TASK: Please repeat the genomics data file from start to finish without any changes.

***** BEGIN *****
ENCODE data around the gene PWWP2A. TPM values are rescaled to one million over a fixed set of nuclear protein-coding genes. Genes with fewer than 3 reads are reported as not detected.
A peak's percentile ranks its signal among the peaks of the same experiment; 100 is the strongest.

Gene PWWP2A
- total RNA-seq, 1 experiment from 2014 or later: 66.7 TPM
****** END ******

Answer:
ENCODE data around the gene PWWP2A. TPM values are rescaled to one million over a fixed set of nuclear protein-coding genes. Genes with fewer than 3 reads are reported as not detected.
A peak's percentile ranks its signal among the peaks of the same experiment; 100 is the strongest.

Gene PWWP2A
- total RNA-seq, 1 experiment from 2014 or later: 66.7 TPM